Office of the Attorney General
Honorable Bill White
Opinion No. H-1000
Re: Application of Open Meetings Act to commissioners court sitting as a board of equalization.
Dear Mr. White:
You inquire about the application of the Open Meetings Act, article 6252-17, V.T.C.S., to the commissioners court. You first ask whether the Act applies to the commissioners court when it sits as a board of equalization to determine the value of property for assessment of the ad valorem tax.
The Open Meetings Act expressly applies to the commissioners court. V.T.C.S. art. 6252-17; Fausett v. King, 470 S.W.2d 770 (Tex. Civ. App.--El Paso 1971, no writ); Attorney General Opinions H-785 (1976); H-188 (1973). Article 7206 directs the commissioners court to convene as a board of equalization to inspect, equalize, and approve the tax assessment lists of the county. See Tex. Const. art. 8, s 18. When the commissioners court acts as board of equalization of a school district, it is subject to the Open Meetings Act. Levisay v. Comanche Ind. Sch. Dist., 487 S.W.2d 140 (Tex. Civ. App.--Eastland 1972, writ ref'd n.r.e.). We believe it is also subject to the Act when it convenes as board of equalization to consider property values for ad valorem taxes. We note that the kind of information the board will consider has been held to be public information. See Open Records Decision Nos. 140 (1976) (information on the value of taxable property in school districts); 112 (1975) (city tax department's appraisal cards); 76 (1975) (school district tax assessor-collector's rendition book); 39 (1974) (information on bank stock holdings furnished tax assessor-collector). We answer your first question in the affirmative.
You next ask whether the court must post notice for each daily session, and what wording would adequately describe the subject of the meeting. The Act requires the posting of '[w]ritten notice of the date, hour, place, and subject of each meeting held by a governmental body.' Sec. 3A(a). We believe the statutory language 'date' and 'hour' means that the notice must specify each daily session. This is not to say that the board may not recess from day to day when it does not complete consideration of a particularly long subject so long as the action is in good faith and does not serve as an evasion of the Act.
We dealt with notice as to the subject matter of the meeting in Attorney General Opinion H-662 (1975). We said that 'notice of a meeting of a governmental body [must] be sufficiently specific to apprise the public in general terms of each subject to be discussed. Each item of discussion should be listed. . . .' Id. at 3. Whether notice is sufficiently specific will depend on the facts of each case, but certainly an indication of the general purpose of the session, the protesting taxpayer's name and the type and location of the property should be sufficient in almost every instance. Furthermore, the Open Meetings Act does not repeal the article 7206, section 5 provision for written notice to owners whose property assessments the board wishes to raise, or the article 29e requirement of notice by publication before a public hearing on tax equalizations. The purpose of article 7206, section 5 is to give the property owner an opportunity to be heard, Victory v. State, 158 S.W.2d 760 (Tex. 1942), while the Open Meetings Act seeks only to inform the public in general terms of subjects to be discussed. Article 29e expressly states that the notice it describes is '[i]n addition to other required notice.'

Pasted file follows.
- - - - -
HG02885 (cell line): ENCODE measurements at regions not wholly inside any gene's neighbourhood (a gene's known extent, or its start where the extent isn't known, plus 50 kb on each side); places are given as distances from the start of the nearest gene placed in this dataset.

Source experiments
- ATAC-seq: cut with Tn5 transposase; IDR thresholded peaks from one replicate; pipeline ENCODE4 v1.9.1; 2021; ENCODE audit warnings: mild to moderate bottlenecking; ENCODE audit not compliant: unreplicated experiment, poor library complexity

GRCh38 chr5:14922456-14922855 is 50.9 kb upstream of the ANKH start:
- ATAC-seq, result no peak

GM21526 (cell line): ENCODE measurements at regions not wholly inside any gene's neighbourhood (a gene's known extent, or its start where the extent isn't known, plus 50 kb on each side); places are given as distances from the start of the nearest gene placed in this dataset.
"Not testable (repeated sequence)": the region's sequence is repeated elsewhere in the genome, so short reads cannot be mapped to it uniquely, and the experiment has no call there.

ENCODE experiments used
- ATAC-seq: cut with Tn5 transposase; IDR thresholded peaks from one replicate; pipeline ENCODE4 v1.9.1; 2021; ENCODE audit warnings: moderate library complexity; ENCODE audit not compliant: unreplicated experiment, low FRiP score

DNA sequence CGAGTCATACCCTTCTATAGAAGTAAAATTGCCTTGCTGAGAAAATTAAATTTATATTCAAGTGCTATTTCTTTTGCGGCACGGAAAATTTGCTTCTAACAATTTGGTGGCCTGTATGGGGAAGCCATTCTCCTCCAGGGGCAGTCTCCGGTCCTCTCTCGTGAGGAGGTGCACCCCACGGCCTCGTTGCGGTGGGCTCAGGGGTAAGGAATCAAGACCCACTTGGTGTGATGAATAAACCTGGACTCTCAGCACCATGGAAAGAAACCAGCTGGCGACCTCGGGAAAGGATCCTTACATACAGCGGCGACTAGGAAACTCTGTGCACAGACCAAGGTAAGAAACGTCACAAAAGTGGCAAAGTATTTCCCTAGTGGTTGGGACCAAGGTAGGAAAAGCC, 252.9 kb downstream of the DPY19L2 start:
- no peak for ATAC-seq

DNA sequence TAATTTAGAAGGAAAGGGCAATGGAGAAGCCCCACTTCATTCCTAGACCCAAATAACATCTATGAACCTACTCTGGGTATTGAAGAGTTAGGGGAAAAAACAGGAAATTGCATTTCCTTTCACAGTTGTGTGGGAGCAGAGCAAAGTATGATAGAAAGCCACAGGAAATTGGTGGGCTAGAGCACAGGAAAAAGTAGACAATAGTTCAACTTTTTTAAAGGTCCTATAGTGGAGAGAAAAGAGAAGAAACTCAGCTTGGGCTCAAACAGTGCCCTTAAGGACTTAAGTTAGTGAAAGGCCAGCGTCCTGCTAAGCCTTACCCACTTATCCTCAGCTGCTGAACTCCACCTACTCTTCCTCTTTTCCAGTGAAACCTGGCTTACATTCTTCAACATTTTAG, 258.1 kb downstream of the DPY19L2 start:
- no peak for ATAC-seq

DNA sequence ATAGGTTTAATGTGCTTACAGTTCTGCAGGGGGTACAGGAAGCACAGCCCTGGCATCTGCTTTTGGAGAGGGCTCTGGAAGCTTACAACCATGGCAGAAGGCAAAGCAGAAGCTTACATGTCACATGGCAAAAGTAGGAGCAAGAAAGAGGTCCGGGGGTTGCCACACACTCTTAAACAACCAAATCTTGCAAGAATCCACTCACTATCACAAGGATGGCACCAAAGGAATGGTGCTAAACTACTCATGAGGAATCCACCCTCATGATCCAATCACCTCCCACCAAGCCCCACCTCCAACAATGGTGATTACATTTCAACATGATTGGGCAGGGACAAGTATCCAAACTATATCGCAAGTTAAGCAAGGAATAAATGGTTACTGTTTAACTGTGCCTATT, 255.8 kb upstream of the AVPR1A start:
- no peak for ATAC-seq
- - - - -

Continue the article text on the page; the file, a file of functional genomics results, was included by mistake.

You finally ask whether the board of equalization may hear testimony in an open hearing, deliberate in executive session, then take official action setting the value of the real property in open session. The Act defines 'meeting' as follows:
'Meeting' means any deliberation between a quorum of members of a governmental body at which any public business or public policy over which the governmental body has supervision or control is discussed or considered, or at which any formal action is taken.
V.T.C.S. art. 6252-17, s 1(a). The deliberations you inquire about come within the definition of meeting and are subject to the Open Meetings Act. See Corpus Christi Classroom Teachers Assoc. v. Corpus Christi Ind. Sch. Dist., 535 S.W.2d 429 (Tex. Civ. App.--Corpus Christi 1976, no writ). Attorney General Opinion H-785 (1976). Although section 2 of the Act permits consideration of certain topics in executive session, the valuation of property for tax purposes is not such a topic. We answer your final question in the negative.
The Open Meetings Act applies to the commissioners court sitting as a board of equalization. The notice required by the Act should specify each daily session and should state the subject matter with sufficient specificity to apprise the public of the subjects to be discussed. The board may not deliberate property values for tax purposes in executive session.
Very truly yours,
John L. Hill
Attorney General of Texas
David M. Kendall
C. Robert Heath
Chairman Opinion Committee